"Earning a scholarship for an international MUN was a great chance to invest in myself"
Hello everyone! I am Cèlia Burrel, and I am studying a degree in Mathematic Engineering in Data Science and a Minor in Humanistic Studies in Thought.
I did the United Nations course when I was in my first year in university, as I have always had a great interest in international relations. I knew it was an odd choice of a course for someone doing a degree in Engineering, but I also acknowledged the opportunity to complement my technical studies with humanistic knowledge that could make my job more meaningful for our world.
I have long held the belief that despite the fact that in school we are taught a great divide between humanities and science, they are both complementary in bettering humanity. I was also curious about the United Nations as an institution, considering the dissimilar views that different groups and individuals in particular have towards it and its role in the current world order. It is a body that everyone has heard of but very few understand and the United Nations course helps us not to make foolish statements as “the UN is useless”.
After doing the course, I can truly say that the United Nations is not useless. For decades, it has been implementing policies that are preventing the suffering of millions of people all around the globe. In addition, the course has helped me connect the dots between data, technology and international affairs. To respond to the global challenges with both technical and political knowledge, the world needs experts in every area.
Here is where we need to add science, technology, engineering, and mathematics (STEM) into the equation, which, from my perspective, is key for the path that we need to take in the following decades: we need people that know how to implement the best medical and technological policies in an international level and we also need technology strategists that ensure that new advances are used for the greatest good of humanity instead than for selfish greed and mutual destruction.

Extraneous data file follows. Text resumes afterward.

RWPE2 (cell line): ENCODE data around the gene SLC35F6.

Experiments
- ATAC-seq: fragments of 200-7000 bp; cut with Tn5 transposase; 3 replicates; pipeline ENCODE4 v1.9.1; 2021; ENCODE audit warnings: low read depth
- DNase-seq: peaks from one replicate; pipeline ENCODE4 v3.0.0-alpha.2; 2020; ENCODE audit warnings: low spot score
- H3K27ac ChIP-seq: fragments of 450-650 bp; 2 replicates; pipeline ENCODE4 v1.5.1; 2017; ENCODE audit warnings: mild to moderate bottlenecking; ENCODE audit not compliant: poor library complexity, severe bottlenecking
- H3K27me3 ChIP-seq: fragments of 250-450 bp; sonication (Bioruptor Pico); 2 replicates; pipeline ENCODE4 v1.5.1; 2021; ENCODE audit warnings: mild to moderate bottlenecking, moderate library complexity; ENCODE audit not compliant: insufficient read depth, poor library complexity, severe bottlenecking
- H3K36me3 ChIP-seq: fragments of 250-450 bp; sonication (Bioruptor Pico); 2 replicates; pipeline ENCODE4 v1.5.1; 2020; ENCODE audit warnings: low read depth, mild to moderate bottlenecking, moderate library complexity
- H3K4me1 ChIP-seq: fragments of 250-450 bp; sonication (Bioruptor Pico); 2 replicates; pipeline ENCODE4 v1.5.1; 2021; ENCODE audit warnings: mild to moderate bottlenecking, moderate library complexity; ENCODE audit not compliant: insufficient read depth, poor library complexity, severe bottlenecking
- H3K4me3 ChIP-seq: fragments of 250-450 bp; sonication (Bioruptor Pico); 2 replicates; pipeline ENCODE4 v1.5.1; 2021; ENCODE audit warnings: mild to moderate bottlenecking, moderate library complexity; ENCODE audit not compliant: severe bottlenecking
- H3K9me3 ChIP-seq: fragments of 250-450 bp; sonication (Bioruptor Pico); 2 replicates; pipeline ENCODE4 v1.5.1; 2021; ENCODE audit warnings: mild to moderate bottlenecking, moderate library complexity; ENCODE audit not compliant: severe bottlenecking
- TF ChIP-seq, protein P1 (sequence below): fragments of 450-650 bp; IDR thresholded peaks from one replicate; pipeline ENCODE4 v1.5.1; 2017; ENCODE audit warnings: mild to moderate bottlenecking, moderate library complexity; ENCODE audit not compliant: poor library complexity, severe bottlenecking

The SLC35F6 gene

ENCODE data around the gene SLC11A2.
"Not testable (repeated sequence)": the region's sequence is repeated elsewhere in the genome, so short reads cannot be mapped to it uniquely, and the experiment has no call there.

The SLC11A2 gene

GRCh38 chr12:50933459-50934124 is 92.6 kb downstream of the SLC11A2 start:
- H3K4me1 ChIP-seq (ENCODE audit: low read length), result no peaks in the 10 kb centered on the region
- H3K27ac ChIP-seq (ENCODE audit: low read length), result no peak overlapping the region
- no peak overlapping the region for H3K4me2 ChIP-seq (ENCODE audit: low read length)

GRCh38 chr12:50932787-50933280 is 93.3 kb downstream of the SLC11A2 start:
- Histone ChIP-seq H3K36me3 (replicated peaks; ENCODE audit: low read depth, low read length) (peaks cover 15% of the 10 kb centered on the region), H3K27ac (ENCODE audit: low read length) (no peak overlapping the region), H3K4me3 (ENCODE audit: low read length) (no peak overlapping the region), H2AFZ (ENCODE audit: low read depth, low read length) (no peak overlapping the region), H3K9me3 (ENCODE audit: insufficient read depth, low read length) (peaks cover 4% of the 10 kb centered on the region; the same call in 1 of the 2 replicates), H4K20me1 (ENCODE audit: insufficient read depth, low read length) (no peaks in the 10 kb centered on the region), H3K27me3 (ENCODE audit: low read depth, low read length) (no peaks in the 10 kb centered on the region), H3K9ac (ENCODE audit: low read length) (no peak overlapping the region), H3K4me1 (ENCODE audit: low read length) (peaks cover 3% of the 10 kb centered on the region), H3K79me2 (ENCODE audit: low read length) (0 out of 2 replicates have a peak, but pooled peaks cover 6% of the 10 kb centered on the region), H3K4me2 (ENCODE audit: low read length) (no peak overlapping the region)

We are in need of institutions that reflect and embody this vision and people that can see both sides to ensure that technology and data are an instrument for growth and not destruction. We need people like Linus Pauling (Peace Nobel Prize in 1963 for the “Hiroshima Appeal” against nuclear weapons), like Lise Meitner (she was among the women who tried to stop the use of atomic bombs) and like Alfred Nobel (founder of the Nobel Prize with the capital he had obtained from his numerous patents, including the gas meter and dynamite). This is what this course offers.
Taking part in the United Nations course has been a journey that, I must say, started rather tricky for me. I was assigned being the Delegate of North Korea in my first simulation when the topic to discuss was “Death Penalty”. Representing a country with such a pronounced line of thought and action was definitely a challenge for an inexperienced delegate, but I am grateful for the support that UNSA Barcelona offers during the training sessions.
The Metacurs was a great help for understanding the different procedures of the debate, which allowed me to perform to the best of my ability. Once I was selected, I had the opportunity to be mentored by a member of UNSA who helped me develop my abilities; abilities that are not only useful for what we do in MUNs but for the real world as well.